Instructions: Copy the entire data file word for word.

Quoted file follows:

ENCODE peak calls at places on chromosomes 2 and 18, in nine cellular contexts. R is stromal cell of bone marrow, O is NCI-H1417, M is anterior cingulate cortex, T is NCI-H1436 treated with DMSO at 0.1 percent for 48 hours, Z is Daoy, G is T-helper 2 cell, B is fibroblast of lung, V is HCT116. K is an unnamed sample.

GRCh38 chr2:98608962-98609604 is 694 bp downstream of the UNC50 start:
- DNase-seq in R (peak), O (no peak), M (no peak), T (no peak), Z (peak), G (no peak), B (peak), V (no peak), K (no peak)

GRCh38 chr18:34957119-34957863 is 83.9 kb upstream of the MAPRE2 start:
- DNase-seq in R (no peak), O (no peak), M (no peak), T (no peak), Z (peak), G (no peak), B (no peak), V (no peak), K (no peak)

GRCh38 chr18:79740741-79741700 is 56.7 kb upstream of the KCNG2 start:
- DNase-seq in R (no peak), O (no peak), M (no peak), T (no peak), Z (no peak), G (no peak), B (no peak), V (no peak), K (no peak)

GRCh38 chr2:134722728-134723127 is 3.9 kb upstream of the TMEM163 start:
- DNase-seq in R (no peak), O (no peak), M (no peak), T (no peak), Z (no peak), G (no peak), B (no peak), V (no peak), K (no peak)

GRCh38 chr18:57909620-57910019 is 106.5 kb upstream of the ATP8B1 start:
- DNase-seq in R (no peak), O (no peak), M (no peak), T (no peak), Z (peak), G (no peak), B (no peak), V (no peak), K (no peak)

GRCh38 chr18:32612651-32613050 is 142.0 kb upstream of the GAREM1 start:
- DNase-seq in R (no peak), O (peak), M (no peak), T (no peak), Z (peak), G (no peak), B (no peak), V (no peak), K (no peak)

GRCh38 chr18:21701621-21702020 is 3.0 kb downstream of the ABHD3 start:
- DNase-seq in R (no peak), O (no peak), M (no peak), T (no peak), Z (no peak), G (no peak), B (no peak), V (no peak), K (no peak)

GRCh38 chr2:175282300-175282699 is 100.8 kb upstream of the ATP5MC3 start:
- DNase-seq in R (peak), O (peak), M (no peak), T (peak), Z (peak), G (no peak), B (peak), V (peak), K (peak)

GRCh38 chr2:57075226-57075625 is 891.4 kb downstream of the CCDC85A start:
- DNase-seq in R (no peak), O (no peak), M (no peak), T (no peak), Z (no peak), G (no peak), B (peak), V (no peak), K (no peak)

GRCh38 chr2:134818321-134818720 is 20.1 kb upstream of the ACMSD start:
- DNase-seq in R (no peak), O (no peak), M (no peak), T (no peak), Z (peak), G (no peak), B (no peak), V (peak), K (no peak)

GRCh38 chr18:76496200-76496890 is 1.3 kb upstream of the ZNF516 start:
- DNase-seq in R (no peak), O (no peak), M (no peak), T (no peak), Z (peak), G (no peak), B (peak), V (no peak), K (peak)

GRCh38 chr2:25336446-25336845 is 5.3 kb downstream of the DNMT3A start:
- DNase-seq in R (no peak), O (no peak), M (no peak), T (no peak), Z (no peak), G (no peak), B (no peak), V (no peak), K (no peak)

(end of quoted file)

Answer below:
ENCODE peak calls at places on chromosomes 2 and 18, in nine cellular contexts. R is stromal cell of bone marrow, O is NCI-H1417, M is anterior cingulate cortex, T is NCI-H1436 treated with DMSO at 0.1 percent for 48 hours, Z is Daoy, G is T-helper 2 cell, B is fibroblast of lung, V is HCT116. K is an unnamed sample.

GRCh38 chr2:98608962-98609604 is 694 bp downstream of the UNC50 start:
- DNase-seq in R (peak), O (no peak), M (no peak), T (no peak), Z (peak), G (no peak), B (peak), V (no peak), K (no peak)

GRCh38 chr18:34957119-34957863 is 83.9 kb upstream of the MAPRE2 start:
- DNase-seq in R (no peak), O (no peak), M (no peak), T (no peak), Z (peak), G (no peak), B (no peak), V (no peak), K (no peak)

GRCh38 chr18:79740741-79741700 is 56.7 kb upstream of the KCNG2 start:
- DNase-seq in R (no peak), O (no peak), M (no peak), T (no peak), Z (no peak), G (no peak), B (no peak), V (no peak), K (no peak)

GRCh38 chr2:134722728-134723127 is 3.9 kb upstream of the TMEM163 start:
- DNase-seq in R (no peak), O (no peak), M (no peak), T (no peak), Z (no peak), G (no peak), B (no peak), V (no peak), K (no peak)

GRCh38 chr18:57909620-57910019 is 106.5 kb upstream of the ATP8B1 start:
- DNase-seq in R (no peak), O (no peak), M (no peak), T (no peak), Z (peak), G (no peak), B (no peak), V (no peak), K (no peak)

GRCh38 chr18:32612651-32613050 is 142.0 kb upstream of the GAREM1 start:
- DNase-seq in R (no peak), O (peak), M (no peak), T (no peak), Z (peak), G (no peak), B (no peak), V (no peak), K (no peak)

GRCh38 chr18:21701621-21702020 is 3.0 kb downstream of the ABHD3 start:
- DNase-seq in R (no peak), O (no peak), M (no peak), T (no peak), Z (no peak), G (no peak), B (no peak), V (no peak), K (no peak)

GRCh38 chr2:175282300-175282699 is 100.8 kb upstream of the ATP5MC3 start:
- DNase-seq in R (peak), O (peak), M (no peak), T (peak), Z (peak), G (no peak), B (peak), V (peak), K (peak)

GRCh38 chr2:57075226-57075625 is 891.4 kb downstream of the CCDC85A start:
- DNase-seq in R (no peak), O (no peak), M (no peak), T (no peak), Z (no peak), G (no peak), B (peak), V (no peak), K (no peak)

GRCh38 chr2:134818321-134818720 is 20.1 kb upstream of the ACMSD start:
- DNase-seq in R (no peak), O (no peak), M (no peak), T (no peak), Z (peak), G (no peak), B (no peak), V (peak), K (no peak)

GRCh38 chr18:76496200-76496890 is 1.3 kb upstream of the ZNF516 start:
- DNase-seq in R (no peak), O (no peak), M (no peak), T (no peak), Z (peak), G (no peak), B (peak), V (no peak), K (peak)

GRCh38 chr2:25336446-25336845 is 5.3 kb downstream of the DNMT3A start:
- DNase-seq in R (no peak), O (no peak), M (no peak), T (no peak), Z (no peak), G (no peak), B (no peak), V (no peak), K (no peak)